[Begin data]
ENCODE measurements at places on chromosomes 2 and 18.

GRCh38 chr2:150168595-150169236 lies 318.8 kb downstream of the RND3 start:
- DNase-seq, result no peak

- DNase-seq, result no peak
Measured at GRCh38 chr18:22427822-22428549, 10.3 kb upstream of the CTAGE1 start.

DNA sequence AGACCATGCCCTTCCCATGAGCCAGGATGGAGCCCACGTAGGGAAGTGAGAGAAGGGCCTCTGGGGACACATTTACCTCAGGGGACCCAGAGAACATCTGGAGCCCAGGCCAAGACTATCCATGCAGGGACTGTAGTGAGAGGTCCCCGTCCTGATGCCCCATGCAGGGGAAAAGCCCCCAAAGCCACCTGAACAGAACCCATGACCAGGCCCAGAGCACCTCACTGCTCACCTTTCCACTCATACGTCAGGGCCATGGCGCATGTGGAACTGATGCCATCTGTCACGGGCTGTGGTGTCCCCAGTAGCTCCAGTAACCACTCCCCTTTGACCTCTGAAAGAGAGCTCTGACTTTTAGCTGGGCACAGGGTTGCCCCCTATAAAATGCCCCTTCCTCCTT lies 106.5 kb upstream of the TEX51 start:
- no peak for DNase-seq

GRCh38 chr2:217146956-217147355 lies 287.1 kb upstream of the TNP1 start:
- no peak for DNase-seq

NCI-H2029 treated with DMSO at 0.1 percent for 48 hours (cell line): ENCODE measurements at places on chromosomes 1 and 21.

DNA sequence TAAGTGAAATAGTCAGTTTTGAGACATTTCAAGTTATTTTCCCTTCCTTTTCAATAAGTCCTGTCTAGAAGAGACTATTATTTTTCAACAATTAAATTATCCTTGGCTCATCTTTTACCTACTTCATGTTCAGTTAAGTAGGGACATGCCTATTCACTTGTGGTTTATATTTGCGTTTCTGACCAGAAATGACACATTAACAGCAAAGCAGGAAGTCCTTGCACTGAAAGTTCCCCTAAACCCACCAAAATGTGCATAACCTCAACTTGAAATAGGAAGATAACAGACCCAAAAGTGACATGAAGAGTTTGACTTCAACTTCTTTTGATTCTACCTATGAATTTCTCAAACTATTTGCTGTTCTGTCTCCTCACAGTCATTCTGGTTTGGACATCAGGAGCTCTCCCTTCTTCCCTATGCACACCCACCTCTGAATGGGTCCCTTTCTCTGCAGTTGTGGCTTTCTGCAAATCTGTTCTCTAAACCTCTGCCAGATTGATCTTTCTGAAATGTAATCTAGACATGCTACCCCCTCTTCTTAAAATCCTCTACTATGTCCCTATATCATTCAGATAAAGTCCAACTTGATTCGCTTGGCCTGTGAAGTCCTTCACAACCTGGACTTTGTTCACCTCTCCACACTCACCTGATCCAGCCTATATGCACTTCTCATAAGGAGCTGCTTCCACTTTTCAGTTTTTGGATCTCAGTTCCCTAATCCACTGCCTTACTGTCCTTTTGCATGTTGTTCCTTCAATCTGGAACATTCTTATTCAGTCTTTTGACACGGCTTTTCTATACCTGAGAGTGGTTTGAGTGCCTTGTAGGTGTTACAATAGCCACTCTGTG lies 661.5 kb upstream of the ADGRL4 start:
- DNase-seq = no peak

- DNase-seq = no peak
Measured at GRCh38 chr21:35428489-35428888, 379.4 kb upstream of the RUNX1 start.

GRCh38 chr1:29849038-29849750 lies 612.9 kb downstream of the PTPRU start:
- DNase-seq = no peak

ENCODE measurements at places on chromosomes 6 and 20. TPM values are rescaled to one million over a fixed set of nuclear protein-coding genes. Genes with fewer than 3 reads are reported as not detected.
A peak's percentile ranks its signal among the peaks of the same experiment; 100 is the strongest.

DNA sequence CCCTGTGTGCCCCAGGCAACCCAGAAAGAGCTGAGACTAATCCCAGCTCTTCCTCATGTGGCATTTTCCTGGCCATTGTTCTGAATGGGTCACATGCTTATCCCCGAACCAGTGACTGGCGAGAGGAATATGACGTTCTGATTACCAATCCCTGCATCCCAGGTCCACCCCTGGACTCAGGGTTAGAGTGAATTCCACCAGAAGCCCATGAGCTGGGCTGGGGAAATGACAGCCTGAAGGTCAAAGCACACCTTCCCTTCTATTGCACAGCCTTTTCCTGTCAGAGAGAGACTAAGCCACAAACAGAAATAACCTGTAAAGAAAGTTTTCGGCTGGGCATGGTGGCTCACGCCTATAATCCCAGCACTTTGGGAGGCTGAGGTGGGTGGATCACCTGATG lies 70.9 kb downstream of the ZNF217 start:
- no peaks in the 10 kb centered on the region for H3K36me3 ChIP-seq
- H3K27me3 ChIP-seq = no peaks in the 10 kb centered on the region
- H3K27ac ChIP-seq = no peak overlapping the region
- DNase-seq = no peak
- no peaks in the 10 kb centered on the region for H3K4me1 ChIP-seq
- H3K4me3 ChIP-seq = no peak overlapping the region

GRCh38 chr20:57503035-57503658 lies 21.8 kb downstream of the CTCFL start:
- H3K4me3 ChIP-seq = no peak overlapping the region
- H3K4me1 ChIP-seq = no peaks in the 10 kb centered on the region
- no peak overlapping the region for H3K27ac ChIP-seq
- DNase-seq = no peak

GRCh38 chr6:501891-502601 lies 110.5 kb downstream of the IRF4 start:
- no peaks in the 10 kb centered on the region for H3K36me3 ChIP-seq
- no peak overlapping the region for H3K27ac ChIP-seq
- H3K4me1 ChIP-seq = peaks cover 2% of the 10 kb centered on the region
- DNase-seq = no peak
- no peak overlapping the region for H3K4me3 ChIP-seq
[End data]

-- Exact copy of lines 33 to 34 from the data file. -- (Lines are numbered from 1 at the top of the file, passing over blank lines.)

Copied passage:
- no peak overlapping the region for H3K27ac ChIP-seq
- H3K4me1 ChIP-seq = peaks cover 2% of the 10 kb centered on the region